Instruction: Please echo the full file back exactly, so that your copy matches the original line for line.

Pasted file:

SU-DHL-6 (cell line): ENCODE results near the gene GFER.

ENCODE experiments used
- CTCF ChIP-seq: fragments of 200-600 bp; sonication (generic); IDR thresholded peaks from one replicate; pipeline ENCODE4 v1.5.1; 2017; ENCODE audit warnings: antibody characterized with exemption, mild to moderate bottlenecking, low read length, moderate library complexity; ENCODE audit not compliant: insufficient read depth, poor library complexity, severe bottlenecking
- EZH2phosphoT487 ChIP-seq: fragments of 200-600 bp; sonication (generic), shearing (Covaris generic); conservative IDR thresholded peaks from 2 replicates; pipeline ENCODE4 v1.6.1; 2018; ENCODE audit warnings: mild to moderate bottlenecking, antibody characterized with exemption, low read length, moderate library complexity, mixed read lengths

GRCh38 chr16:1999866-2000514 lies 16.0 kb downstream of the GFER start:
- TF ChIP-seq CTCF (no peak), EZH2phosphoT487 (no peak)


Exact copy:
SU-DHL-6 (cell line): ENCODE results near the gene GFER.

ENCODE experiments used
- CTCF ChIP-seq: fragments of 200-600 bp; sonication (generic); IDR thresholded peaks from one replicate; pipeline ENCODE4 v1.5.1; 2017; ENCODE audit warnings: antibody characterized with exemption, mild to moderate bottlenecking, low read length, moderate library complexity; ENCODE audit not compliant: insufficient read depth, poor library complexity, severe bottlenecking
- EZH2phosphoT487 ChIP-seq: fragments of 200-600 bp; sonication (generic), shearing (Covaris generic); conservative IDR thresholded peaks from 2 replicates; pipeline ENCODE4 v1.6.1; 2018; ENCODE audit warnings: mild to moderate bottlenecking, antibody characterized with exemption, low read length, moderate library complexity, mixed read lengths

GRCh38 chr16:1999866-2000514 lies 16.0 kb downstream of the GFER start:
- TF ChIP-seq CTCF (no peak), EZH2phosphoT487 (no peak)